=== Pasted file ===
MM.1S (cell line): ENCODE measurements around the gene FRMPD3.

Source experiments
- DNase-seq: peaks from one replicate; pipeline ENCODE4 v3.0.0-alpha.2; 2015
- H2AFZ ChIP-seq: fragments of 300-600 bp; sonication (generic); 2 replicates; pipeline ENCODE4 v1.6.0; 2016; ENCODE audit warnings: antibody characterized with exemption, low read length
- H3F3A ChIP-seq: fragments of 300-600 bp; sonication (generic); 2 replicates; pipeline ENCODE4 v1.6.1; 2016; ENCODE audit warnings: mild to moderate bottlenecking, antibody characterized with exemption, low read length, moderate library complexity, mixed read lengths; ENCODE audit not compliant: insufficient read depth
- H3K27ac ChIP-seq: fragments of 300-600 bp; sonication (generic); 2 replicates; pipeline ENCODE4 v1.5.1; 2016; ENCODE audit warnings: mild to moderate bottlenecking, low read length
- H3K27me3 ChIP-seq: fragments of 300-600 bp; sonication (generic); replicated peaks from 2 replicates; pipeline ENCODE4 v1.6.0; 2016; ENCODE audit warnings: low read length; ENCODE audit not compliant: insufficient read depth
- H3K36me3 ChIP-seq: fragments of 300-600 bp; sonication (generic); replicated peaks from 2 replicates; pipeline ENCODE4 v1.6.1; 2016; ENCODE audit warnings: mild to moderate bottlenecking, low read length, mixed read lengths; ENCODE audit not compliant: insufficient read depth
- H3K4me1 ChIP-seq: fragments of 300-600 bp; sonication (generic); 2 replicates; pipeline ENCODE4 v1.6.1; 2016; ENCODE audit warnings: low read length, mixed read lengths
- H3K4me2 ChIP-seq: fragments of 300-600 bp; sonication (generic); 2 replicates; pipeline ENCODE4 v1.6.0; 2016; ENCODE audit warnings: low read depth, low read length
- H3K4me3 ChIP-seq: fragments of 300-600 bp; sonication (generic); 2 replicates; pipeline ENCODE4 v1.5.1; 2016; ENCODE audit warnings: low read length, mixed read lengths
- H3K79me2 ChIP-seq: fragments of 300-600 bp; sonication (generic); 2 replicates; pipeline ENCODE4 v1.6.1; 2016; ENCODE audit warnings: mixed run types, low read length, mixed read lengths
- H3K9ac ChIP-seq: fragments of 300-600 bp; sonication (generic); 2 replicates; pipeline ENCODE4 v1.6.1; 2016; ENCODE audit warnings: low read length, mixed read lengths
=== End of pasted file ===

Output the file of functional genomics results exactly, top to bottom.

MM.1S (cell line): ENCODE measurements around the gene FRMPD3.

Source experiments
- DNase-seq: peaks from one replicate; pipeline ENCODE4 v3.0.0-alpha.2; 2015
- H2AFZ ChIP-seq: fragments of 300-600 bp; sonication (generic); 2 replicates; pipeline ENCODE4 v1.6.0; 2016; ENCODE audit warnings: antibody characterized with exemption, low read length
- H3F3A ChIP-seq: fragments of 300-600 bp; sonication (generic); 2 replicates; pipeline ENCODE4 v1.6.1; 2016; ENCODE audit warnings: mild to moderate bottlenecking, antibody characterized with exemption, low read length, moderate library complexity, mixed read lengths; ENCODE audit not compliant: insufficient read depth
- H3K27ac ChIP-seq: fragments of 300-600 bp; sonication (generic); 2 replicates; pipeline ENCODE4 v1.5.1; 2016; ENCODE audit warnings: mild to moderate bottlenecking, low read length
- H3K27me3 ChIP-seq: fragments of 300-600 bp; sonication (generic); replicated peaks from 2 replicates; pipeline ENCODE4 v1.6.0; 2016; ENCODE audit warnings: low read length; ENCODE audit not compliant: insufficient read depth
- H3K36me3 ChIP-seq: fragments of 300-600 bp; sonication (generic); replicated peaks from 2 replicates; pipeline ENCODE4 v1.6.1; 2016; ENCODE audit warnings: mild to moderate bottlenecking, low read length, mixed read lengths; ENCODE audit not compliant: insufficient read depth
- H3K4me1 ChIP-seq: fragments of 300-600 bp; sonication (generic); 2 replicates; pipeline ENCODE4 v1.6.1; 2016; ENCODE audit warnings: low read length, mixed read lengths
- H3K4me2 ChIP-seq: fragments of 300-600 bp; sonication (generic); 2 replicates; pipeline ENCODE4 v1.6.0; 2016; ENCODE audit warnings: low read depth, low read length
- H3K4me3 ChIP-seq: fragments of 300-600 bp; sonication (generic); 2 replicates; pipeline ENCODE4 v1.5.1; 2016; ENCODE audit warnings: low read length, mixed read lengths
- H3K79me2 ChIP-seq: fragments of 300-600 bp; sonication (generic); 2 replicates; pipeline ENCODE4 v1.6.1; 2016; ENCODE audit warnings: mixed run types, low read length, mixed read lengths
- H3K9ac ChIP-seq: fragments of 300-600 bp; sonication (generic); 2 replicates; pipeline ENCODE4 v1.6.1; 2016; ENCODE audit warnings: low read length, mixed read lengths